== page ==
Pain control is of great importance in dental practice. Pain often brings the patient to the dental office. Conversely, pain can be the factor that keeps the patient from seeking dental care at the appropriate time. Thus dental treatment is often rendered on inflamed, hypersensitive tissues of a patient who suffers from mental fatigue after enduring pain for a length of time.
The dental hygienist must be able to recognize and evaluate a patient’s need for medication to control pain. Because pain is such a complex phenomenon, the entire patient must be considered before the type of medication that may be needed is determined.
The sensation of pain is the means by which the body is made urgently aware of the presence of tissue damage. Pain represents a protective reflex for self-preservation. Just as the hand is quickly removed from a hot object, a painful dental abscess brings the patient to the dental office seeking professional assistance for its resolution. Pain is a diagnostic symptom of an underlying pathologic condition. Although the relief of pain is an immediate objective, only by treatment of the underlying cause is the ultimate resolution achieved.
The two components of pain are perception and reaction. Perception, the physical component of pain, involves the message of pain that is carried through the nerves eventually to the cortex. Reaction, the psychological component of pain, involves the patient’s emotional response to the pain. Although individuals are surprisingly uniform in their perception of pain, they vary greatly in their reaction to it. A decrease in the pain threshold (a greater reaction to pain) has been said to be associated with emotional instability, anxiety, fatigue, youth, certain nationalities, female gender, and fear and apprehension. The pain threshold is raised by sleep, sympathy, activities, and analgesics (Figure 5-1). As a result, analgesic therapy must be selected for the individual. A level of discomfort that may not require drug treatment in one person may demand extreme therapy in another. Although some patients undergoing routine exodontia require no postoperative medication, even the strongest analgesics do not completely control postoperative extraction pain in others.
The analgesic agents can be divided into two groups, the nonopioids, also called nonnarcotic analgesics, and the opioids, also called narcotic analgesics.
An important difference between the nonopioid and the opioid analgesics (narcotic analgesics) is their sites of action. Nonopioid analgesics act primarily at the peripheral nerve endings, although their antipyretic effect is mediated centrally. Opioids act primarily within the central nervous system (CNS).
Another difference between the opioids and the nonopioid analgesic agents is their mechanism of action. The action of the nonopioid analgesic agents is related to their ability to inhibit prostaglandin synthesis (Figure 5-2). The opioids affect the response to pain by depressing the CNS (the reaction). The side effect profiles of the two groups also differ.
The nonopioids can be divided into the salicylates (aspirin-like group), acetaminophen, and the nonsteroidal antiinflammatory drugs (NSAIDs) (Box 5-1). Aspirin, a member of the salicylates, is discussed first.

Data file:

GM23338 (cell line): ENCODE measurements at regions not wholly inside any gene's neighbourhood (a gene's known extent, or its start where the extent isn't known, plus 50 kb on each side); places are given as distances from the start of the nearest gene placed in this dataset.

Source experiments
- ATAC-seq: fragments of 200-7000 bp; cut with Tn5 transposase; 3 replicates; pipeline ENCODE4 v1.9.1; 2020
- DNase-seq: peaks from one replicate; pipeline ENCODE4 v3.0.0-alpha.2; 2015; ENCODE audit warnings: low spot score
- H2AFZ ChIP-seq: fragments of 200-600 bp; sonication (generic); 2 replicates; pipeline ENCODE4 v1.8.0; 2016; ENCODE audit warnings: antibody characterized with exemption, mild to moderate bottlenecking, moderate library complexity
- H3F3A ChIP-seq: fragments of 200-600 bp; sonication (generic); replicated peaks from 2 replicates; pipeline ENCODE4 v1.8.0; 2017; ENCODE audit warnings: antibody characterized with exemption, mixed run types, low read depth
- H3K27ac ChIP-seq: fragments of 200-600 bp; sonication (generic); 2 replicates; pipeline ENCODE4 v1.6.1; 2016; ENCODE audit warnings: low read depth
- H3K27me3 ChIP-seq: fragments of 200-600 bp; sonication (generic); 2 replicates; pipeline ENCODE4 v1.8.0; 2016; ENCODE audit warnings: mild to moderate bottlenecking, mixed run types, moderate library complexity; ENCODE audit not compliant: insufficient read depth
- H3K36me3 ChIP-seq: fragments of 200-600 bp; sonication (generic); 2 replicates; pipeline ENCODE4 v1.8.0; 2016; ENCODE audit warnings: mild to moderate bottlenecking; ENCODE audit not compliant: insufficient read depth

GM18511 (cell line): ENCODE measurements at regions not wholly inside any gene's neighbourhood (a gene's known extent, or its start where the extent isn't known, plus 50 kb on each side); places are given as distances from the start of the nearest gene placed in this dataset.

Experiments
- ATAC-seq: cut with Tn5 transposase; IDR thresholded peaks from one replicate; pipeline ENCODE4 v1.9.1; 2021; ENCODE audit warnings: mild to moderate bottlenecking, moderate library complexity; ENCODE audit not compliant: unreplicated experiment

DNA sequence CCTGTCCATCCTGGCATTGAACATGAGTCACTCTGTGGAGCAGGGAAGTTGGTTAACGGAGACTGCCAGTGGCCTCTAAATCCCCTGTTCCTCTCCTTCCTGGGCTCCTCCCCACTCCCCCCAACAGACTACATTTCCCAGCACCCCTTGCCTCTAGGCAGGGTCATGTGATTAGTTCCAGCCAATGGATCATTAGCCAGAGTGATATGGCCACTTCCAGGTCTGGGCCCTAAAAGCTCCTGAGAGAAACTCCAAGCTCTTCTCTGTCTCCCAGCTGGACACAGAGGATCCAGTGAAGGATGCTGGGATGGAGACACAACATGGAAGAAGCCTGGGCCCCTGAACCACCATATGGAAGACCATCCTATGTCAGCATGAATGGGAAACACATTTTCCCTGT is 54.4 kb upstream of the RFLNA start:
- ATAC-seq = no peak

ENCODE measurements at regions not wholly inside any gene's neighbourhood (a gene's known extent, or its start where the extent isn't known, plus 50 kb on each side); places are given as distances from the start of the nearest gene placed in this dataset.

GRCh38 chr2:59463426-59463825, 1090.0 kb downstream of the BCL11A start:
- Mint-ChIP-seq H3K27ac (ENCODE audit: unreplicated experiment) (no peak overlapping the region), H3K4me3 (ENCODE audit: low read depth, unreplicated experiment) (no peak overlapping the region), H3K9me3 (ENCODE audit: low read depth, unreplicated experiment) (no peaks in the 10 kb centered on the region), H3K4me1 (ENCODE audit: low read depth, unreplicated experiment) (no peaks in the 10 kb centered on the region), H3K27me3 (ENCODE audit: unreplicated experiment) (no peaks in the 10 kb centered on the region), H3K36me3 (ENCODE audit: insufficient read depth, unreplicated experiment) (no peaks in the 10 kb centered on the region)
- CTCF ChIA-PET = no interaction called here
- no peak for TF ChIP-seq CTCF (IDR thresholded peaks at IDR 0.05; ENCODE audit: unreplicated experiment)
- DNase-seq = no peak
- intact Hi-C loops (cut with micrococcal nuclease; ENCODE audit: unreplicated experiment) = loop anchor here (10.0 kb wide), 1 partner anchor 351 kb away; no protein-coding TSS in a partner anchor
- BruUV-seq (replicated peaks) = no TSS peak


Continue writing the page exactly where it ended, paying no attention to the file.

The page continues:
Since antiquity, extracts of willow bark containing salicin have been used to reduce fever. Over the years, many other salicylates (sa-LI-si-lates) have been synthesized, but aspirin is the most useful salicylate for analgesia. Box 5-2 lists some analgesic and some topical salicylates. Because aspirin is the prototype salicylate, it is discussed.
Acetylsalicylic acid (aspirin, ASA) is broken down into acetic acid (HA) and salicylic acid (SA) (Figure 5-3). Acetic acid imparts the characteristic vinegar odor to a bottle of aspirin. Therefore the degree of breakdown of aspirin can be roughly determined by smelling a bottle of aspirin tablets. (If one thinks “phew” when opening an aspirin bottle, it is time to purchase a new bottle.) In addition, salicylic acid is a strong keratolytic agent (used to remove plantar warts from the bottom of feet) and may cause additional adverse gastrointestinal effects if degraded aspirin is administered orally.
The mechanism of aspirin’s analgesic, antipyretic, antiinflammatory, and antiplatelet effects is related to its ability to inhibit prostaglandin synthesis. Aspirin inhibits the enzyme cyclo-oxygenase (COX I and COX II, prostaglandin synthase) by acetylating serine, which results in inhibition of the production of prostaglandins. Figure 5-4 shows the synthesis of the prostaglandins and leukotrienes from arachidonic acid. Prostaglandins, which are lipids that are synthesized locally by inflammatory stimuli, can sensitize the pain receptors to substances such as bradykinin. Prostaglandins can also lower the pain threshold to painful stimuli, cause inflammation and fever, and affect vascular tone and permeability, resulting in edema.
Therefore a reduction in prostaglandins results in a reduction in pain. Because aspirin blocks the synthesis of prostaglandins by nonselectively blocking cyclooxygenase, it is more effective if given before the painful stimuli are experienced. Because of this mechanism, aspirin is more effective against “throbbing” pain (caused by inflammation and common in dentistry) than against “stabbing” pain (direct effect on nerve endings).